Energy-efficient LED Lighting
LED (Light Emitting Diode) bulbs are the most efficient lights that you can buy, using 80 percent less energy than an incandescent bulb while producing the same quality and brightness of light. ENERGY STAR®-qualified LED bulbs also have an average life span of up to 25,000 hours or up to 25 years, compared to incandescent bulbs which last up to 1,000 hours.
LED bulbs will brighten any room
All PSE residential electric customers can receive the following discounts on a variety of LED bulbs that meet ENERGY STAR® specifications*. Click here to find a retailer near you who carries discounted LED bulbs.
How to Choose Your LED Bulbs
Use the right LED bulb for the right fixture
LED bulbs can be used anywhere you would put conventional incandescent and CFL bulbs, but it's important to match the right bulb to the right socket. Be sure to buy the LED bulb that will meet your needs. Look on the package to ensure you purchase the correct bulb for the fixture you intend to use it in.
- Only use dimmable bulbs in dimmable fixtures.
- LED bulbs can be used in motion-sensor fixtures and photo cell fixtures that automatically turn lights on at night.
- If you need even lighting in every direction, use an LED bulb that is labeled omni-directional. Omni-directional LED bulbs are well suited for fixtures where the bulb points upwards such as in table or floor lamps and wall sconces.
- Bulbs labeled directional are best in fixtures where the bulb points downward or sideways such as in ceiling fixtures and bathroom vanities.
Check the "Lighting Facts" label
When buying new bulbs, make sure you look at the “Lighting Facts” label. Similar to EnergyGuide labels found on appliances and electronics, the Lighting Facts table shows you everything you need to know when comparing bulbs. Brightness, light appearance, yearly operating costs and disposal tips can all be found on the Lighting Facts table.
Is there ENERGY STAR qualified LED lighting?
Yes, currently there are ENERGY STAR qualified light fixtures, screw-in replacement bulbs, and decorative light strings that use LEDs. ENERGY STAR qualified LED lights consume 80 percent less energy than conventional incandescent lights.
What are LEDs? How do they work?
LED stands for light-emitting diode. LEDs are small light sources that become illuminated by the movement of electrons through a semiconductor material.
Are there ENERGY STAR qualified LED replacement screw-in bulbs?
Yes—visit the list of qualified LED replacement screw-in bulbs. This ENERGY STAR product category does not include the long tubes often seen in office buildings.
Are LED lighting products dimmable?
Yes, LED lighting products can be dimmed, but not all are. LED bulbs and fixtures must be designed to dim, and they are not compatible with all dimmer controls designed for incandescent bulbs. It may be necessary to replace existing dimmer switches with ones that are compatible with the LED lighting product. Check the packaging or accompanying instructions to find out if the product is dimmable and which dimmer products are approved for use with the product. As the LED industry grows, fully compatible LED dimmers will become more prevalent in new construction. In the meantime, confirm with the manufacturer that their product is compatible with your dimmer.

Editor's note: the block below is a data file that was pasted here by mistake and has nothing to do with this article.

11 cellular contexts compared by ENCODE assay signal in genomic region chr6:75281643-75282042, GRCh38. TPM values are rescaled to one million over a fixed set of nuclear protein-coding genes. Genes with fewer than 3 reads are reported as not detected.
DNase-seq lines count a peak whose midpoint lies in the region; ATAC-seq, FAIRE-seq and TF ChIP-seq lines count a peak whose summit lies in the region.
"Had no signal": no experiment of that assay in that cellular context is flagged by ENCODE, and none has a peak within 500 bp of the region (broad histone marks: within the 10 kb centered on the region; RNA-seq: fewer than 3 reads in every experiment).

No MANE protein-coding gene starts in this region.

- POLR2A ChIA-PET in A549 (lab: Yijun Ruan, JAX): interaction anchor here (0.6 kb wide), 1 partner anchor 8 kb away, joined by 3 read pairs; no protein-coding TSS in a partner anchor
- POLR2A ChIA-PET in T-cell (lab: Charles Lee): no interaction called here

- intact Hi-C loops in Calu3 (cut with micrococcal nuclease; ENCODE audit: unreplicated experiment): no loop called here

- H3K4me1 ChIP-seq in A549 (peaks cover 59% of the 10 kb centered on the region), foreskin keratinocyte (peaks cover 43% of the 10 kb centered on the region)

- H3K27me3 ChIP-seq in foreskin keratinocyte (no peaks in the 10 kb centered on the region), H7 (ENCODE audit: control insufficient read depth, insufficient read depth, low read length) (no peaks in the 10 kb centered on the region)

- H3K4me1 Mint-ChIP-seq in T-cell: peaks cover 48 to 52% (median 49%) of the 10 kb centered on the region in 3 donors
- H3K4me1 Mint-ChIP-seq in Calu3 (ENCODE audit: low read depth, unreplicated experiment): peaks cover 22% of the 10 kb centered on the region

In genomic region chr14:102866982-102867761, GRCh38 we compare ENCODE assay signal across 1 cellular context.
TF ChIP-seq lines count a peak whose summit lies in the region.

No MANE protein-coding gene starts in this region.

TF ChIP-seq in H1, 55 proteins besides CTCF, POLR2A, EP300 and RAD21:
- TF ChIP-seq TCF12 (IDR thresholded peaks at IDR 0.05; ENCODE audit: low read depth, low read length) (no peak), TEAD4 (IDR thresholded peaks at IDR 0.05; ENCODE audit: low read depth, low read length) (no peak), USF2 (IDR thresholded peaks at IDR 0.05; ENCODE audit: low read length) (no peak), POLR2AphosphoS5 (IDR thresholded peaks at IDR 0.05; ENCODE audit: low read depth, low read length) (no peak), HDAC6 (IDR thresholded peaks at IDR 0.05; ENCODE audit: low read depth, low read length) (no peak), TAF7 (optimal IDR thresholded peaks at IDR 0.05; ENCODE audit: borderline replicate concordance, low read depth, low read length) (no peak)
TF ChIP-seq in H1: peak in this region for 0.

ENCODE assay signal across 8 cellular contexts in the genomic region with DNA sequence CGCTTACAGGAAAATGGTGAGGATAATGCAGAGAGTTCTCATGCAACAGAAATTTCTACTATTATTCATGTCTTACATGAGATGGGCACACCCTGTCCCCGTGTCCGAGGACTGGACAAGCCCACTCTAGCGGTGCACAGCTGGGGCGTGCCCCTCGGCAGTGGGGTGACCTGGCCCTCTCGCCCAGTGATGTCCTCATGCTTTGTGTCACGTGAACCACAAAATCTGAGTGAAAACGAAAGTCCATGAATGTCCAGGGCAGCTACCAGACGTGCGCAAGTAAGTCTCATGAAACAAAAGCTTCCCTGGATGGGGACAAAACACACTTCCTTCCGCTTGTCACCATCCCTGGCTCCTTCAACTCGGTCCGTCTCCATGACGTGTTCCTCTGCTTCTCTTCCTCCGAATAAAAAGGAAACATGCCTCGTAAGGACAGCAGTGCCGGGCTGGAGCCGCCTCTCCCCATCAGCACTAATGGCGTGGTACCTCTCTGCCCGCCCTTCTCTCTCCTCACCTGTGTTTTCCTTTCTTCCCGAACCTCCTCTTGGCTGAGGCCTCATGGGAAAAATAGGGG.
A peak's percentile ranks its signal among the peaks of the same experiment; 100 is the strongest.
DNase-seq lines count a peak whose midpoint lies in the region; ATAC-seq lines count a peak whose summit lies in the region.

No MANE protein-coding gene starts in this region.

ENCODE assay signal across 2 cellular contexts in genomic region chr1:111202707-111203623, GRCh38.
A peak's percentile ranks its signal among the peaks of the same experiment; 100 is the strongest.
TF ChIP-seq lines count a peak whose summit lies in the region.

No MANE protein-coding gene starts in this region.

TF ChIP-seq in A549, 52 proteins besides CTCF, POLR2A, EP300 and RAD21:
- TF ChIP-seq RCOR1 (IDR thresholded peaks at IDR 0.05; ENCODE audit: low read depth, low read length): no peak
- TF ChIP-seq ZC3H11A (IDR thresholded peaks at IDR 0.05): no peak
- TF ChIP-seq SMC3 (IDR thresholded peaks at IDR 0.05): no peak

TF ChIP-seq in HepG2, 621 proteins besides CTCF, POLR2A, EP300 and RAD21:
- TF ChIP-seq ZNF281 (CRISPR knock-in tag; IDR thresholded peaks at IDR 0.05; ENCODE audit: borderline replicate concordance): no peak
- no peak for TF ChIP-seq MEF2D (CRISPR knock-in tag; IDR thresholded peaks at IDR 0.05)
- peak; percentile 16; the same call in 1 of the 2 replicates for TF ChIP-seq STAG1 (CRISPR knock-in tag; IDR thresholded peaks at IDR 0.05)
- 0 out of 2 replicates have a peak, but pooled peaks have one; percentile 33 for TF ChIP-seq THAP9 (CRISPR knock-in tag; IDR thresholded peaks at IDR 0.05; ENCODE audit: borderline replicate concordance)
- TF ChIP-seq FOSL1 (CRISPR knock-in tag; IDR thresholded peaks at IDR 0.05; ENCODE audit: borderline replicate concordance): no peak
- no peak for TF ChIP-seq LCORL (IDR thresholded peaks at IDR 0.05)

Do LEDs create heat?
LEDs don't feel hot to the touch like other light sources. Incandescent bulbs produce heat that is felt in the beam of light, much like the heat that is felt from sunlight. The light from LEDs does not create additional heat in a room. Nevertheless, LEDs do create some heat that can affect the light quantity and quality over time. To combat the negative effects of heat on LED performance, manufacturers incorporate heat sinks in their designs to transfer heat from the LED. Like a cold spoon that warms up in a hot cup of water, the heat leaves the LED through the heat sink, in a process called conduction, without emitting heat. The metallic fin-like features commonly found on LED bulbs and fixtures are heat sinks.
What color of light does ENERGY STAR qualified LED lighting come in?
ENERGY STAR qualified LED lighting is available in a wide variety of shades of white light, "warm" light comparable to the yellowish light of incandescent bulbs, "bright white" light for reading or bluer "cool" daylight for task work. Light color is measured on a temperature scale referred to as Kelvin (K). Lower Kelvin numbers mean the light appears yellow; higher Kelvin numbers mean the light is whiter or bluer. Color for ENERGY STAR qualified LED lighting for indoor residential use is restricted to 3500K or less to provide only warm white light, with the exception of portable desk bulbs that can be as high as 5000K where the light just starts to appear more blue.
- To match the color of incandescent bulbs look for 2700-3000K
- For a whiter light, look for 3500-4100K
- For bluer white light, look for 5000-6500K
What is a watt? What is a lumen?
A watt is the measure of power consumption and is the common way incandescent light bulbs are identified—for example 60-watt, 75-watt and 100-watt. When purchasing a light bulb, however, what you really should look for is lumens, which is the measure of light output. For example, when you purchase a 60-watt incandescent bulb, you are getting about 800 lumens. By selecting a 13-watt ENERGY STAR qualified CFL bulb instead, you can still get 800 lumens, but it requires much less power.
For more information on LED lighting go to energystar.gov/LED or call 1-800-562-1482, Monday through Friday, 8 a.m. to 5 p.m., to speak with a PSE Energy Advisor.